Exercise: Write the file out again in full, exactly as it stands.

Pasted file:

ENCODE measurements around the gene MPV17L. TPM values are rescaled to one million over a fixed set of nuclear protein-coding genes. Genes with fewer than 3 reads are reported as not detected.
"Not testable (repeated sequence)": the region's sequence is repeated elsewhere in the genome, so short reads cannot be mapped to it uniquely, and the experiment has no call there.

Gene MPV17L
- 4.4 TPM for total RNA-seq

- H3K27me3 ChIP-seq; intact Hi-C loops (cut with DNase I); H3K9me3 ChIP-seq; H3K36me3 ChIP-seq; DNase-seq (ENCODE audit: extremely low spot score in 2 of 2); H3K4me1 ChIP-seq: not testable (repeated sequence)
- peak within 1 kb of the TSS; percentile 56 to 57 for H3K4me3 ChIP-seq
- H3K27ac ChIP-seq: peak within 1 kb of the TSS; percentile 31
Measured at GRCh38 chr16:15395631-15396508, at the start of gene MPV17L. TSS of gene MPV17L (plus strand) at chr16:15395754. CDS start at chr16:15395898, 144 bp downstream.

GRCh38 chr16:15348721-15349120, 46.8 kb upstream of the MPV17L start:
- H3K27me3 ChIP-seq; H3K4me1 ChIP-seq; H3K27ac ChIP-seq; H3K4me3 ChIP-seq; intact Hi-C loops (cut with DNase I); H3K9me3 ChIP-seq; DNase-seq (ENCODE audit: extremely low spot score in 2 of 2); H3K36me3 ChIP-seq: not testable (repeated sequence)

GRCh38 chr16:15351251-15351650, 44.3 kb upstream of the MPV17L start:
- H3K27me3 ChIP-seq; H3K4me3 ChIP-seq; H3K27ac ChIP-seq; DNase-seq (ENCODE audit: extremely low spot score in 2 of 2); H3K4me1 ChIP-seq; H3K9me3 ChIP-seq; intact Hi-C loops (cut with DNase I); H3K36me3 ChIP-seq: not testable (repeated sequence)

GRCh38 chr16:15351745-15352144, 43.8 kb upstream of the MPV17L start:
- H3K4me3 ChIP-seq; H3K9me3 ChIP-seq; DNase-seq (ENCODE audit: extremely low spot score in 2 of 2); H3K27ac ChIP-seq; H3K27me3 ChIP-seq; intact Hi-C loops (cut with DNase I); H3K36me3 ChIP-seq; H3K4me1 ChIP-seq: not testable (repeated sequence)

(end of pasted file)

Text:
ENCODE measurements around the gene MPV17L. TPM values are rescaled to one million over a fixed set of nuclear protein-coding genes. Genes with fewer than 3 reads are reported as not detected.
"Not testable (repeated sequence)": the region's sequence is repeated elsewhere in the genome, so short reads cannot be mapped to it uniquely, and the experiment has no call there.

Gene MPV17L
- 4.4 TPM for total RNA-seq

- H3K27me3 ChIP-seq; intact Hi-C loops (cut with DNase I); H3K9me3 ChIP-seq; H3K36me3 ChIP-seq; DNase-seq (ENCODE audit: extremely low spot score in 2 of 2); H3K4me1 ChIP-seq: not testable (repeated sequence)
- peak within 1 kb of the TSS; percentile 56 to 57 for H3K4me3 ChIP-seq
- H3K27ac ChIP-seq: peak within 1 kb of the TSS; percentile 31
Measured at GRCh38 chr16:15395631-15396508, at the start of gene MPV17L. TSS of gene MPV17L (plus strand) at chr16:15395754. CDS start at chr16:15395898, 144 bp downstream.

GRCh38 chr16:15348721-15349120, 46.8 kb upstream of the MPV17L start:
- H3K27me3 ChIP-seq; H3K4me1 ChIP-seq; H3K27ac ChIP-seq; H3K4me3 ChIP-seq; intact Hi-C loops (cut with DNase I); H3K9me3 ChIP-seq; DNase-seq (ENCODE audit: extremely low spot score in 2 of 2); H3K36me3 ChIP-seq: not testable (repeated sequence)

GRCh38 chr16:15351251-15351650, 44.3 kb upstream of the MPV17L start:
- H3K27me3 ChIP-seq; H3K4me3 ChIP-seq; H3K27ac ChIP-seq; DNase-seq (ENCODE audit: extremely low spot score in 2 of 2); H3K4me1 ChIP-seq; H3K9me3 ChIP-seq; intact Hi-C loops (cut with DNase I); H3K36me3 ChIP-seq: not testable (repeated sequence)

GRCh38 chr16:15351745-15352144, 43.8 kb upstream of the MPV17L start:
- H3K4me3 ChIP-seq; H3K9me3 ChIP-seq; DNase-seq (ENCODE audit: extremely low spot score in 2 of 2); H3K27ac ChIP-seq; H3K27me3 ChIP-seq; intact Hi-C loops (cut with DNase I); H3K36me3 ChIP-seq; H3K4me1 ChIP-seq: not testable (repeated sequence)